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UK Tour Industry Loses Legal Fight Against Green Tax

by Robert Lee,, London

05 September 2007

A UK tour industry association has failed in its legal action over an increase in the Air Passenger Duty.

Rejecting the Federation of Tour Operator's request for a judicial review of the manner in which the APD increase was introduced, Judge Stanley Burnton, sitting in the High Court, said that the measure was "proportional" and the the FTO had "not established any of their grounds for challenging APD or its increase".

The FTO had sought a judicial review - which allows government decisions to be challenged through the courts - of the APD because, it argued, the government had failed to give the holiday industry sufficient notice of the tax rise. The unexpected increase cost tour operators some GBP50 million which, unlike airlines, they were unable to build into prices for those already booked to fly.

"(The government's) decision to ignore the industry's calls for this exemption effectively imposed a major and wholly unexpected financial penalty for the sector to absorb, one which disadvantages it against its many travel and airline industry competitors," the Federation said.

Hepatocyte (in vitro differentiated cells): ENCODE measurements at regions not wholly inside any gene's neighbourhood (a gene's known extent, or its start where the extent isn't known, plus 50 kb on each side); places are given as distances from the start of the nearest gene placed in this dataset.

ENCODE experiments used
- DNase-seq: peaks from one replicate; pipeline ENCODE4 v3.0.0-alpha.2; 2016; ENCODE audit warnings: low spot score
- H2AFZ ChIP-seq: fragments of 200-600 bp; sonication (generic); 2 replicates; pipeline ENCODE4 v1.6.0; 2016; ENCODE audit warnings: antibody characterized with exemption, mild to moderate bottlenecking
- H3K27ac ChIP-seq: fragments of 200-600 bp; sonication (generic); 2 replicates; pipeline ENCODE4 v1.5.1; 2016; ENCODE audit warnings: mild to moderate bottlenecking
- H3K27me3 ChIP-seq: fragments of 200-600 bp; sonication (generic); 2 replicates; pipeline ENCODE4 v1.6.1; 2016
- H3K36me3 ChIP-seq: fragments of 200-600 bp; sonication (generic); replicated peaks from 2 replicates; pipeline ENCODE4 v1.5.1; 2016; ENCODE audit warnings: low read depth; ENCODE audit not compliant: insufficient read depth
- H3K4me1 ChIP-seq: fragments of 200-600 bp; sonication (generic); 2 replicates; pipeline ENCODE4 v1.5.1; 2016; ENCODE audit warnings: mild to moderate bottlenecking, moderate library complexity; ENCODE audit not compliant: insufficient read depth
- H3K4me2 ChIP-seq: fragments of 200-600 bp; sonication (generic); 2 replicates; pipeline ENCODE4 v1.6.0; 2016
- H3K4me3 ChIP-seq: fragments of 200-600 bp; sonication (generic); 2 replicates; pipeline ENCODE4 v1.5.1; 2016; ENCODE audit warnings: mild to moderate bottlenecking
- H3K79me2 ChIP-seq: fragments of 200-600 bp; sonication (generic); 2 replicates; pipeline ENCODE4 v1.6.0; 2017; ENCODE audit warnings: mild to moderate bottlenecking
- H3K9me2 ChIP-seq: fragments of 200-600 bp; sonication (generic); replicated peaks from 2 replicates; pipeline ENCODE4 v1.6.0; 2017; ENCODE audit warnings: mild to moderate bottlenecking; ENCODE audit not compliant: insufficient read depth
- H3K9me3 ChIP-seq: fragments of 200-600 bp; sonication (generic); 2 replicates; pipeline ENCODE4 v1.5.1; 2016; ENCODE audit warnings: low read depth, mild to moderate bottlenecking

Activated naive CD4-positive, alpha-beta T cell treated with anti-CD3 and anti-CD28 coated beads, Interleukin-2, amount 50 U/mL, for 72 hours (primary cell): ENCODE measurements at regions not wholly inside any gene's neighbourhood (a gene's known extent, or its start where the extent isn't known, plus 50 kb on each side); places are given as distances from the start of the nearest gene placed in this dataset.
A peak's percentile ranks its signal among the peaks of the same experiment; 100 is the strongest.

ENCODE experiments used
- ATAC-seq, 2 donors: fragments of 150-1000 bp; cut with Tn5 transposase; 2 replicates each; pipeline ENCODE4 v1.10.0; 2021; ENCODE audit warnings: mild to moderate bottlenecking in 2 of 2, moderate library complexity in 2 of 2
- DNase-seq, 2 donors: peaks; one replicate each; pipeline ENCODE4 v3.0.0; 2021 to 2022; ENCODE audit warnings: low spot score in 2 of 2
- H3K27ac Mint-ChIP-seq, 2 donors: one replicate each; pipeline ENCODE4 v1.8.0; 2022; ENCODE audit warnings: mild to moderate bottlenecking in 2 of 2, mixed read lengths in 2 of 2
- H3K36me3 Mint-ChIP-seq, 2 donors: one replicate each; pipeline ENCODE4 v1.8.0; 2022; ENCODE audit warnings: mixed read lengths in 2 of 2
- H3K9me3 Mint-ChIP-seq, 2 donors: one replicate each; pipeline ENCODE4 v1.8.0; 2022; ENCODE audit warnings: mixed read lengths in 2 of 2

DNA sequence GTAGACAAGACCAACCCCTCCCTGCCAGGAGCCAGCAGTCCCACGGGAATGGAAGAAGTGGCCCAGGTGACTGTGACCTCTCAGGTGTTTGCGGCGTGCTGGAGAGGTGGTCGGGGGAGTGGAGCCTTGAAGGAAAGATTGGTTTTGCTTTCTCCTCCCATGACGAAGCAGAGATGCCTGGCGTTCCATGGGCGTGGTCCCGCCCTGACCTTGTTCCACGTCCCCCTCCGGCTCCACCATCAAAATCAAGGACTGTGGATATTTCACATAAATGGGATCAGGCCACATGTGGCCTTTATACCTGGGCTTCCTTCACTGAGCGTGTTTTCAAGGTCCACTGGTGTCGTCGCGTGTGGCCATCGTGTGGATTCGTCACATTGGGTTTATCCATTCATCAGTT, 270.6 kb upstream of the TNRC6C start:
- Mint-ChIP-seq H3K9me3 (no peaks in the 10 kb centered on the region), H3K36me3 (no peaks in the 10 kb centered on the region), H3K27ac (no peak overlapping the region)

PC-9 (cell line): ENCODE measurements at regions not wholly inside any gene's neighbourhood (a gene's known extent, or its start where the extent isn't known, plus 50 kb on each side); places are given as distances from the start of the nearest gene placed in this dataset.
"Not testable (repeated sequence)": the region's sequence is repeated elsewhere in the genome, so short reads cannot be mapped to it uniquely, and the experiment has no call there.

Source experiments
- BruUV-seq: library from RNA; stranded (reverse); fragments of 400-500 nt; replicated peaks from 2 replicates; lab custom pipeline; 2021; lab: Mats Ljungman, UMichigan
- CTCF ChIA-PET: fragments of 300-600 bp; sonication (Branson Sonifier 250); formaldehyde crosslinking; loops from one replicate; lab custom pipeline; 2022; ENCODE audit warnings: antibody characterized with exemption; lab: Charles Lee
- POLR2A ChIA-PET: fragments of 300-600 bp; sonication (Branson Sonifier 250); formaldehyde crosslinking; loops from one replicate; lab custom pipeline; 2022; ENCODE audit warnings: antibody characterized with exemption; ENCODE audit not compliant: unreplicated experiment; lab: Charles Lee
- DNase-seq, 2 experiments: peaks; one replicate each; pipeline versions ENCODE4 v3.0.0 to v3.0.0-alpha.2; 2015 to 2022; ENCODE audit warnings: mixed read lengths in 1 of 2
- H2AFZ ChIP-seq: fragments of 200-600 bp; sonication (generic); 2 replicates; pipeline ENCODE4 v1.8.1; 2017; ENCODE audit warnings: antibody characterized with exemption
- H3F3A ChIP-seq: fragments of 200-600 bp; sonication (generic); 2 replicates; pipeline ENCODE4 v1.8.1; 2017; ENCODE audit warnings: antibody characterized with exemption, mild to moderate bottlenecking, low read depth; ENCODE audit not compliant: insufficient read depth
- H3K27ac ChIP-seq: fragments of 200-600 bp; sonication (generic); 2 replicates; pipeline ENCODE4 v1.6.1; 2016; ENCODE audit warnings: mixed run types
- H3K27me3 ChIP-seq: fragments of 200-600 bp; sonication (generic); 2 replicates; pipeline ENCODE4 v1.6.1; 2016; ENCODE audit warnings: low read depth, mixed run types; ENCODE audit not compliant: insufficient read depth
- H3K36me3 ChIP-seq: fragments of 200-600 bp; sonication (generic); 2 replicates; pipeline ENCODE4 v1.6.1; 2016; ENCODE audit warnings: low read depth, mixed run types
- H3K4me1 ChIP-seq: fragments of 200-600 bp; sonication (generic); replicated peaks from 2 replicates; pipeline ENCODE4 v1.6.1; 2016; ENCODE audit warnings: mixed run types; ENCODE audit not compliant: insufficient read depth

While Judge Burnton said that he had "some sympathy" with the industry's complaints and criticised the Treasury's decision-making process, he was insistent that there were no legal grounds to allow a judicial review.

Announced by then Chancellor of the Exchequer, Gordon Brown in the 2006 pre-budget report last December, the increase in APD was intended to be an environmental tax. As a result, economy and first class flights from the UK to Europe now face an APD charge of GBP10 and GBP20 respectively, while long haul economy passengers now pay a duty of GBP40, and business travellers GBP80.

The FTO however, argued that the retrospective imposition of the tax increase on bookings already made "shows that this element of the tax could in no way contribute to the Treasury's stated environmental aims".

The organisation said that it was "disappointed" with the High Court's decision, and is seeking advice on whether it has grounds for appeal.

Although the FTO was refused permission to appeal by the High Court, it can still ask the Court of Appeal directly to consider its case.

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